year = "1999",
month = "2",
day = "4",
doi = "10.1056/NEJM199902043400503",
language = "English (US)",
volume = "340",
pages = "346--350",
journal = "New England Journal of Medicine",
issn = "1533-4406",
publisher = "Massachussetts Medical Society",
number = "5",

}

TY - JOUR

T1 - Lack of effect of coumarin in women with lymphedema after treatment for breast cancer

AU - Loprinzi, Charles Lawrence

AU - Kugler, John W.

AU - Sloan, Jeff A

AU - Rooke, Thom W

AU - Quella, Susan K.

AU - Novotny, Paul

AU - Mowat, Rex B.

AU - Michalak, John C.

AU - Stella, Philip J.

AU - Levitt, Ralph

AU - Tschetter, Loren K.

AU - Windschitl, Harold

PY - 1999/2/4

Y1 - 1999/2/4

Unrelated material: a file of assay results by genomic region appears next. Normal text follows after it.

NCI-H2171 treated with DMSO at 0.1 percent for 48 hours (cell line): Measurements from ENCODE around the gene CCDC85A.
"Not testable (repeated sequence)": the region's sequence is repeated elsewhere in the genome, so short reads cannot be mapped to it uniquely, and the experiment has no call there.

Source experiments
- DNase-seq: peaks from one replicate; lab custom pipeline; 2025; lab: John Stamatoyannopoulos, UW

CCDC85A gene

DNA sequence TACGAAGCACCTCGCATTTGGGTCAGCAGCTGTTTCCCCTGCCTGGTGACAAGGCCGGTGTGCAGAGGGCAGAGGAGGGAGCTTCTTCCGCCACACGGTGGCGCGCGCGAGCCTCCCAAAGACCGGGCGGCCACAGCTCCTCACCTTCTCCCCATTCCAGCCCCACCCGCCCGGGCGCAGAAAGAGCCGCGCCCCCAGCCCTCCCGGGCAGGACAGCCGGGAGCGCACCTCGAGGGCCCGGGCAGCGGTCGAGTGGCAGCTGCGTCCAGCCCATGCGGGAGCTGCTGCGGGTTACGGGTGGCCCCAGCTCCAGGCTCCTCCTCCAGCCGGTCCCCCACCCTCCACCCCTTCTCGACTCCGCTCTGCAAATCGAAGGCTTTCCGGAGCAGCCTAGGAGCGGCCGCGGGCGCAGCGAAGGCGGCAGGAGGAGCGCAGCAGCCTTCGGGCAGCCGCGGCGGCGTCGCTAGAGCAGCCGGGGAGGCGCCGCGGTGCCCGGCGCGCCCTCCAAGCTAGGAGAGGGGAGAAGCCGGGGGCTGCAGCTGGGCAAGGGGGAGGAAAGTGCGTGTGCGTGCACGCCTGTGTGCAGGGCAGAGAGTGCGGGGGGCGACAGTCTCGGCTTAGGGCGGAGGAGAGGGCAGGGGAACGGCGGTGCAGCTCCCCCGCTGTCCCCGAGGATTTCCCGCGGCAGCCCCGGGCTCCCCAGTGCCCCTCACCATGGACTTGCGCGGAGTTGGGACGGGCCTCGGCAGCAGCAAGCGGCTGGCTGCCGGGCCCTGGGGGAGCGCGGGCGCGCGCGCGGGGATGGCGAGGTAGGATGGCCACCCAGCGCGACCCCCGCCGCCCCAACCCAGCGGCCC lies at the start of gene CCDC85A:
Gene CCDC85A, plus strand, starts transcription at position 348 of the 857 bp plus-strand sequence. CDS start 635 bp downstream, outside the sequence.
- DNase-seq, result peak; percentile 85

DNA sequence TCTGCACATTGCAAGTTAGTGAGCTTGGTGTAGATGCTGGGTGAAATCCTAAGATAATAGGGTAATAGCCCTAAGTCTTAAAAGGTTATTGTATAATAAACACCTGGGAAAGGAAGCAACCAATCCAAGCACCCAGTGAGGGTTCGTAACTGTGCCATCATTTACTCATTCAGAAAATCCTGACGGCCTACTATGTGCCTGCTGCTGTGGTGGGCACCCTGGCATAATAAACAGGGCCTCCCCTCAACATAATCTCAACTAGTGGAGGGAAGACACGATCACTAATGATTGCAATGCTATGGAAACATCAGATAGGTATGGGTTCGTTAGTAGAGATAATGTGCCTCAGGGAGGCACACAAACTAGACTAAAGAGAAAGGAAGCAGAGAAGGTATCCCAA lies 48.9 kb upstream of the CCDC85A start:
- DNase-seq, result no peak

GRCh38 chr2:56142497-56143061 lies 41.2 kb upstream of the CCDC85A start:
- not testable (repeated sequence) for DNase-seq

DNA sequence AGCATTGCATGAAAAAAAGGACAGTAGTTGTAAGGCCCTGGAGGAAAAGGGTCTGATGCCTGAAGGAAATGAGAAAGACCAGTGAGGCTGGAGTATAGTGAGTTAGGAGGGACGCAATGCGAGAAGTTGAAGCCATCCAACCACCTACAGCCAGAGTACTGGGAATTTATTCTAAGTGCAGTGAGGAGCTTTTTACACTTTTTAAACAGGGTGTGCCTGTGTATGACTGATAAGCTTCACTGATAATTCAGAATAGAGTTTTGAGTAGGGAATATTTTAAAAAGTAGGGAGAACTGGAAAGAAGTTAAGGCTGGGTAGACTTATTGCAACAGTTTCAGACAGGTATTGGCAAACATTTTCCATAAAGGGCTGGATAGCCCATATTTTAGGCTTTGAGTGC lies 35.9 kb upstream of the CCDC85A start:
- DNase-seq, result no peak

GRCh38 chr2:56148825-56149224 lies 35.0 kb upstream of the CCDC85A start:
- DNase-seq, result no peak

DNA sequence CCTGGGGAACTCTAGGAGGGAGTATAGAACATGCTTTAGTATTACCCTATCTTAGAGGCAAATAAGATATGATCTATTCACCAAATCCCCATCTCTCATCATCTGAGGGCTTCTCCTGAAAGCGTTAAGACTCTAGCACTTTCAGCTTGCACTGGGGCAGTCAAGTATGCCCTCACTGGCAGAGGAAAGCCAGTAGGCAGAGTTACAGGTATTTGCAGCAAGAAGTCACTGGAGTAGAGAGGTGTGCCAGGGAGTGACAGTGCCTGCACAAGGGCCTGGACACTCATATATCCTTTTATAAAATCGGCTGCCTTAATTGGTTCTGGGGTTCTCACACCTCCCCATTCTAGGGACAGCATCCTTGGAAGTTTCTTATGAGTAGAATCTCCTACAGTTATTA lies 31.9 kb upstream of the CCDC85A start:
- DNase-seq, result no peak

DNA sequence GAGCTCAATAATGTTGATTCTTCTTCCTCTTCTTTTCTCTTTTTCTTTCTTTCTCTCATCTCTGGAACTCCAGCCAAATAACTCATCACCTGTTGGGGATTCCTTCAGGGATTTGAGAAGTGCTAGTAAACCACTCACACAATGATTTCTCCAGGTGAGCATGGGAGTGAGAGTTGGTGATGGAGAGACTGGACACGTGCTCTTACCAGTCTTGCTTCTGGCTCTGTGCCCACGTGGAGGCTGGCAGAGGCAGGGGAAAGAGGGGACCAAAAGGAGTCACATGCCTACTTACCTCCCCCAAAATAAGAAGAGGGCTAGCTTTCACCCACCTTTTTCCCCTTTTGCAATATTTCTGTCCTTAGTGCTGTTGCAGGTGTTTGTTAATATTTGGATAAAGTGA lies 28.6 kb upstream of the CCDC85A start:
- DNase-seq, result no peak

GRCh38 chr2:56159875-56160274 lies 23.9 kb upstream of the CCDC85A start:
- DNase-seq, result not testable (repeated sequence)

N2 - Background: Lymphedema of the arms can be a serious consequence of local and regional therapy in women with breast cancer. Coumarin has been reported to be effective for the treatment of women with lymphedema; we undertook a study in which we attempted to replicate those findings. Methods: We studied 140 women with chronic lymphedema of the ipsilateral arm after treatment for breast cancer. The women received 200 mg of oral coumarin or placebo twice daily for six months and then the other treatment for the following six months. The end points of the study consisted of the volume of the arm (calculated from measurements of hand and arm circumference) and the answers on a questionnaire completed by the patient about symptoms potentially related to lymphedema. Results: The volumes of the arms at 6 and 12 months were virtually identical, regardless of whether coumarin or placebo was given first. After six months, the average volume of the affected arm increased by 21 ml during placebo treatment and 58 ml during coumarin treatment (P = 0.80). In addition, answers on the patients' questionnaires were similar in the two treatment groups. After six months, only 15 percent of the women in the coumarin group and 10 percent of those in the placebo group reported that the study medication had helped a moderate or large amount (P = 0.19). Coumarin was well tolerated, except that it resulted in serologic evidence of liver toxicity in 6 percent of the women. Conclusions: Coumarin is not effective therapy for women who have lymphedema of the arm after treatment for breast cancer.